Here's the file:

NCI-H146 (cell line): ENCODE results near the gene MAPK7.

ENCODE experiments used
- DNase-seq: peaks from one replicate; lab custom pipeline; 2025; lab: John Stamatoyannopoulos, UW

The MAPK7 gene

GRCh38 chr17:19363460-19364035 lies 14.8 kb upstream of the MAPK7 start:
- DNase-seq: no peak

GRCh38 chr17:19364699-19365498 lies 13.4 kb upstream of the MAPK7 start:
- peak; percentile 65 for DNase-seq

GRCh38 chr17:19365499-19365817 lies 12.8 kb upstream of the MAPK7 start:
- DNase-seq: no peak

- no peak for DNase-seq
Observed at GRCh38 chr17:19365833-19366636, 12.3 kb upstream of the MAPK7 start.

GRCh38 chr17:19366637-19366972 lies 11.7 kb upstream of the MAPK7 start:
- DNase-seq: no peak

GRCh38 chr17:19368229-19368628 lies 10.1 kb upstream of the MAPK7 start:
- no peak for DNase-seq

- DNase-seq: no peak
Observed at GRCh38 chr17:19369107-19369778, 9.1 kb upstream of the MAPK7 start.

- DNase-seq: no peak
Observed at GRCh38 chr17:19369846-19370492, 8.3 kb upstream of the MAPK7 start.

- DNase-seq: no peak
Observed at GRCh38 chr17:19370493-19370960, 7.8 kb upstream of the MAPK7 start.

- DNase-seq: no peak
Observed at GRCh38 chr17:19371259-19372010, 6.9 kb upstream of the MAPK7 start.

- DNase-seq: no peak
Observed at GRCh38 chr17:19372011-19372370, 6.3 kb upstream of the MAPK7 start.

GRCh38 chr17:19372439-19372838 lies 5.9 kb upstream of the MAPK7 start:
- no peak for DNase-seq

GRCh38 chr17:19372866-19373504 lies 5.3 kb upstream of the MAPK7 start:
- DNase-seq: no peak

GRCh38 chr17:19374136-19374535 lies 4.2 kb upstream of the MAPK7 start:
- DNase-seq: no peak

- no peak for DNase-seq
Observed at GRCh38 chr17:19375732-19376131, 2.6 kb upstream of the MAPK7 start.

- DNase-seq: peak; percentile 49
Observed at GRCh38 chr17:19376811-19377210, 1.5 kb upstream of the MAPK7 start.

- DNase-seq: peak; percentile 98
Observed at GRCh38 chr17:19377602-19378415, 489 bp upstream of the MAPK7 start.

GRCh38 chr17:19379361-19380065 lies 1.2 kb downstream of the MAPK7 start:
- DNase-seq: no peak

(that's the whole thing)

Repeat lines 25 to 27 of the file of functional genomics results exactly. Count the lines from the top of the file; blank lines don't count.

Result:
- DNase-seq: no peak
Observed at GRCh38 chr17:19372011-19372370, 6.3 kb upstream of the MAPK7 start.

GRCh38 chr17:19372439-19372838 lies 5.9 kb upstream of the MAPK7 start: